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Treml: Local chamber offers business advantages

Are you a member of your local Chamber of Commerce? If so, are you getting your money’s worth? If not, what are you missing out on?

Chambers exist to serve members and help them to be more successful. The chamber is businesspeople collaborating to shape today’s business environment and our community’s future. We are a nonprofit, member-based organization. We are supported by businesses that want to invest in their community. The investment is paid annually and may be based on the size of the business. Dues are tax-deductible as a business expense.

The power of the Sycamore Chamber lies in the synergy of the business leaders who generate and conduct business daily with more than 500 member companies. Most businesses benefit from membership, and small business owners often benefit dramatically from the power of joining together with their peers. Here are some of the things that local chambers do for the business community, along with a few suggestions for getting the most from your membership.

Government relations

Chambers represent the viewpoints of their members in front of governments and advocate for their business interests when necessary. Your dues support the chamber’s efforts on your behalf to make your community a better place to do business. This alone is a reason to become a member! If you’re interested in getting more involved, most chambers have a Business Advocacy or Governmental Affairs Committee that members can join.

Be sure to attend chamber forums and events featuring political candidates and elected officials. You’ll often have an opportunity to meet them, ask questions, and perhaps share your opinion about important decisions that impact your business.


For many of us, it’s important to be visible. Chambers sponsor social events and networking groups that are designed for members to meet and do business together. If your business depends on local-business generation, this is an opportunity that you shouldn’t pass up. Even if your customer base is not local, the connections you make can be an invaluable source of local goods and services for your business needs. Also, check out your Chamber’s leads groups and ambassador committees if you’d like to have a built-in opportunity to welcome and meet new members.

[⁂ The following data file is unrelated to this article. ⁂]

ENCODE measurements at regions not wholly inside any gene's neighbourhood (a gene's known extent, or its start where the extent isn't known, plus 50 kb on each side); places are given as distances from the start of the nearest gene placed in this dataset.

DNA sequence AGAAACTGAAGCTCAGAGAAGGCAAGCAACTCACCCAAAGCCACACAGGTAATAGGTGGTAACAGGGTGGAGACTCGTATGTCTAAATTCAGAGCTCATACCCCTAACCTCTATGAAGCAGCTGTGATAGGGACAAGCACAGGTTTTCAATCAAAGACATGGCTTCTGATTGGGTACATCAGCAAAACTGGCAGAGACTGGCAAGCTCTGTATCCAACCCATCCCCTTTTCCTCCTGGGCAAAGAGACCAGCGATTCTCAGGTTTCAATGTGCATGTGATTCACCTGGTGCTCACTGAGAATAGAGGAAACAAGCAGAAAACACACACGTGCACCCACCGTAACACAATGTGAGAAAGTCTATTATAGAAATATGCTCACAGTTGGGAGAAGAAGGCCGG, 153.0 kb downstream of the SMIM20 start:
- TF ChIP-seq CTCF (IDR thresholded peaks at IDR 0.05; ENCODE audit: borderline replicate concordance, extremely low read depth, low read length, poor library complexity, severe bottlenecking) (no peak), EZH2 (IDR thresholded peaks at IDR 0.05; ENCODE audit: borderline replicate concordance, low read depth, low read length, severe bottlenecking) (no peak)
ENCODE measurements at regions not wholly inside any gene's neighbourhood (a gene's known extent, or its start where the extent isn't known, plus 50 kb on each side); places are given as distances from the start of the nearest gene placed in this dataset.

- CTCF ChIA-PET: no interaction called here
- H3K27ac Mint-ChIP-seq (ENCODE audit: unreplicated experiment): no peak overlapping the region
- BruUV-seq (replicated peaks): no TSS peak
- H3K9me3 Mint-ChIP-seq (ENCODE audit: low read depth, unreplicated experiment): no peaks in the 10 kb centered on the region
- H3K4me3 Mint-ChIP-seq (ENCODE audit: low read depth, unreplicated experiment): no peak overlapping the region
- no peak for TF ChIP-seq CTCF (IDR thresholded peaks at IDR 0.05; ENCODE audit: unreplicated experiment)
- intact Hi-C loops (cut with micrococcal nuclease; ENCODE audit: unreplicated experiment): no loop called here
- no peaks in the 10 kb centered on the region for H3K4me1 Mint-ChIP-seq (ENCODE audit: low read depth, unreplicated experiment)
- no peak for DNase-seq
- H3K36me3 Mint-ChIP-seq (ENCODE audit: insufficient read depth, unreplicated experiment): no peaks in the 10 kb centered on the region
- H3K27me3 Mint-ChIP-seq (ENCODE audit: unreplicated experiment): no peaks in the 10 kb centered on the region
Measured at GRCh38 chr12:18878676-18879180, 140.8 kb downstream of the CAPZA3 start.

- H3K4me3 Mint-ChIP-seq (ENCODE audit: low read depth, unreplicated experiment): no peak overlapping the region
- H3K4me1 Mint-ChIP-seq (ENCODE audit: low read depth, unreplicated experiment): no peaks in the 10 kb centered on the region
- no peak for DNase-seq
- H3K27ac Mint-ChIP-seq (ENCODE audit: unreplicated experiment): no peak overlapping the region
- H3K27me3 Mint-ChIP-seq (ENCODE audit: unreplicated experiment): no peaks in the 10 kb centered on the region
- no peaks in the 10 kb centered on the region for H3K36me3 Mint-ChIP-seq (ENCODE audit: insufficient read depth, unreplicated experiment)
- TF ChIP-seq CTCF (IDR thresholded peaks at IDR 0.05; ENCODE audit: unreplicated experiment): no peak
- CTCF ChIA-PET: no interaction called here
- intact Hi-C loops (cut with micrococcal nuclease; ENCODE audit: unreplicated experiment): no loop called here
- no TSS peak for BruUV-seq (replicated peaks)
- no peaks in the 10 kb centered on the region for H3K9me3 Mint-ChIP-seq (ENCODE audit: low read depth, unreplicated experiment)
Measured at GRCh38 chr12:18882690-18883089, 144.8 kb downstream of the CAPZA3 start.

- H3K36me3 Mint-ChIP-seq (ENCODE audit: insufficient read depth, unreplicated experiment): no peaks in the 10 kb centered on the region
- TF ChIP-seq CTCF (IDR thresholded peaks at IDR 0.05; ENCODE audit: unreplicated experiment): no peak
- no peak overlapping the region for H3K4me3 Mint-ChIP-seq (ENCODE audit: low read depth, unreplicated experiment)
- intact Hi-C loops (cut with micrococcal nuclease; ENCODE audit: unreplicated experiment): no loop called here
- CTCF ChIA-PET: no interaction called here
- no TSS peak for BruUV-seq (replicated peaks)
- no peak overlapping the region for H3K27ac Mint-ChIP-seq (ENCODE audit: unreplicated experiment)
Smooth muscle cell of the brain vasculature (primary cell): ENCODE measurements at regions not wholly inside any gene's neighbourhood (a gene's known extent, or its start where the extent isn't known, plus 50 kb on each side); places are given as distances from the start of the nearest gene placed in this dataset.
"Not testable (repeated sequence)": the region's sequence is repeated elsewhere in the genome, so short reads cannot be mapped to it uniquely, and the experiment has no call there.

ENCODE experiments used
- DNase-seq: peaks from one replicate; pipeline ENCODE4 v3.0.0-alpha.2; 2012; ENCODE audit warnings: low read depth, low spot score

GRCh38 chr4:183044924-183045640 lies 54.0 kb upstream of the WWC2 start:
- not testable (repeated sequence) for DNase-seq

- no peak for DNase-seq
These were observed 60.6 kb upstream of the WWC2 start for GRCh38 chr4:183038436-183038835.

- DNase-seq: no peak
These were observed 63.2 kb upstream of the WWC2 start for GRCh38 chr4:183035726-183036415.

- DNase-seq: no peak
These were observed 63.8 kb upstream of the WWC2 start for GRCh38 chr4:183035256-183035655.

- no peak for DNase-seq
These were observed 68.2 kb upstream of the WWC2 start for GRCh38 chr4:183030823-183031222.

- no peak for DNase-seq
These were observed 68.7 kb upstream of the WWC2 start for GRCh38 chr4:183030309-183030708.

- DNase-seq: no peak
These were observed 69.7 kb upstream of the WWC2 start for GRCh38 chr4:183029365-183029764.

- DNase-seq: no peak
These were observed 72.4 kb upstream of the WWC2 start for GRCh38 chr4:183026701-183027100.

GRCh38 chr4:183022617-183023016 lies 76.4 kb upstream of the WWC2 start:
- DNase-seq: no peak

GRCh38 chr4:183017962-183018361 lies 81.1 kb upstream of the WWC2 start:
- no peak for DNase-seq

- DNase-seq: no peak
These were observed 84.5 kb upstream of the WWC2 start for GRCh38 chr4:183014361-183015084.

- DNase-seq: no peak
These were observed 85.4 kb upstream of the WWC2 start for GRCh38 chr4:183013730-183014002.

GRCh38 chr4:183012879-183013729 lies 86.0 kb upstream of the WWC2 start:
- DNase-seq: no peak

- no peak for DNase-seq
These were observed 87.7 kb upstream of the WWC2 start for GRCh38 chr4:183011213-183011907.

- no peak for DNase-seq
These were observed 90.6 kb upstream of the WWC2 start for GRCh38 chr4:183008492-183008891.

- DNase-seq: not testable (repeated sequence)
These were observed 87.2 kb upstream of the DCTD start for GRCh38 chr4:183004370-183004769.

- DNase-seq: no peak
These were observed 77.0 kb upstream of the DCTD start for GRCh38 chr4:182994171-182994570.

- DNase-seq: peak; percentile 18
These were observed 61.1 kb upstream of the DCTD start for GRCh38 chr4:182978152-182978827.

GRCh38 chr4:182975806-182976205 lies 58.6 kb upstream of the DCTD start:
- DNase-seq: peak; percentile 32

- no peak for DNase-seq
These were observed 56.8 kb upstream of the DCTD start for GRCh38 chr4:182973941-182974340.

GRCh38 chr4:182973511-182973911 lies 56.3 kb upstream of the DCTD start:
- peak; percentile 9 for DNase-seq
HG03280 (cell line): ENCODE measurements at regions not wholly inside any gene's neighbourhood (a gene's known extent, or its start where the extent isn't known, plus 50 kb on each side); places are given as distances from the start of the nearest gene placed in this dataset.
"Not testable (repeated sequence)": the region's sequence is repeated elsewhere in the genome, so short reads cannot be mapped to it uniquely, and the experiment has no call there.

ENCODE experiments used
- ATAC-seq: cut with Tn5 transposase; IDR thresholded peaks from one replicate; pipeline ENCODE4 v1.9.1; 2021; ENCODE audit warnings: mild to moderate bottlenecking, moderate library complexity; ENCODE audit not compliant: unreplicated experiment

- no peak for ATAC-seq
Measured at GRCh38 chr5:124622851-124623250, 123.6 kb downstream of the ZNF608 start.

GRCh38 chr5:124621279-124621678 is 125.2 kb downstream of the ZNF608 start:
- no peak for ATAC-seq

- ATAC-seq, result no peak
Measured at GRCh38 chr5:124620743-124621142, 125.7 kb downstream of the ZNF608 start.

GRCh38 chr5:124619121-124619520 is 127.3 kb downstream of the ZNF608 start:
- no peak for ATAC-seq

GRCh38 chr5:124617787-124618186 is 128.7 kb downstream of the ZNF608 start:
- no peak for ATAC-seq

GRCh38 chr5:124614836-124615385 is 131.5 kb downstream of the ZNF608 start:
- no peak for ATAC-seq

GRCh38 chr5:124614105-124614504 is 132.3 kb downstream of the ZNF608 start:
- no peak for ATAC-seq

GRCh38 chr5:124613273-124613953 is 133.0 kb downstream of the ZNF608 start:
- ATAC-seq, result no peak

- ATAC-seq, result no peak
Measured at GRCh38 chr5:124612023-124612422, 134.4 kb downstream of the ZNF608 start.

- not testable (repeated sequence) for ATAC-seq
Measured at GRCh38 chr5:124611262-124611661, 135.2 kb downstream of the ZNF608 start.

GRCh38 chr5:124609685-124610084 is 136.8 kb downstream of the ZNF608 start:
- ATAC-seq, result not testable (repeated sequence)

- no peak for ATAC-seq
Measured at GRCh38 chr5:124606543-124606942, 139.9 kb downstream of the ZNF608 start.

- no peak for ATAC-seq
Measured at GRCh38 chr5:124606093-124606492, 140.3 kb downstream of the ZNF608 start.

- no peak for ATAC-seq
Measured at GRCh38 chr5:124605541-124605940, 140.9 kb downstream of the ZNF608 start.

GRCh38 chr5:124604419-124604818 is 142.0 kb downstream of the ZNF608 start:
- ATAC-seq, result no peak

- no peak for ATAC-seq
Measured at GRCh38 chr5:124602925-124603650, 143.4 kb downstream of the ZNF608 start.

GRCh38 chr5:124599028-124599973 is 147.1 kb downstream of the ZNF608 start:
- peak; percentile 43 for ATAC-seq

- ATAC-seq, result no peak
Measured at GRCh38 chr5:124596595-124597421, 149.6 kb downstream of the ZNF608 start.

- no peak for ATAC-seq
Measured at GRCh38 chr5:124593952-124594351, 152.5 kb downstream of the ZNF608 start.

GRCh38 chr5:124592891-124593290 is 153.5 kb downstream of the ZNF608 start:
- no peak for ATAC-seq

When you’re a member, you’ll be listed in the chamber directory, but your opportunities for promoting your business don’t stop there. Chambers have websites, newsletters, newspapers, brochures and more. They sell advertising in most of these. The costs may be modest, and if your target market includes other Chamber members, the return on investment can be fantastic.


Many chambers really shine in this department. Training yourself and your staff can be expensive, but it’s important to keep up with new developments and continue improving everyone’s business skills. Chambers collaborate with other educational institutions, like Kishwaukee College and Northern Illinois University. They offer classes, workshops, and seminars, taught by member professionals, at a low cost to members.

These professionals go out of their way to do a great job because their community reputation is at stake. Recent topics include social media training, human resource issues, patents and trademarks, OSHA regulations, credit card processing do’s and don’ts, tax law changes and more.


Businesses and residents who are new to a community frequently call the local chamber of commerce for referrals for the goods and services they need. Guess what? If you’re not a member, Chamber staff can’t refer you. Take the time to get to know the staff of your local Chamber, and make sure that they have the information they need to send business your way.

Committee membership

Volunteering to serve on a chamber committee that fits your interests or expertise creates leadership opportunities, helps you become better known in the community, and can help position you as an expert in your field. In addition to the board of directors, business advocacy, ambassador and leads groups, many chambers have education committees, and if you’re interested in your local schools, many chambers are forming partnerships with the local educational institutions to preserve the strength of our greatest economic resource, our children and our future workforce. 

Every chamber is different, and there may be other opportunities that I haven’t mentioned here. If you’re not already a member, I encourage you to find out more.

To those of you who are already a member of your local Chamber, I applaud you. Your expertise, energy, creativity, and involvement will continue to shape today’s business environment and our future. Thank you for your investment.

• Rose Treml is executive director of the Sycamore Chamber of Commerce.

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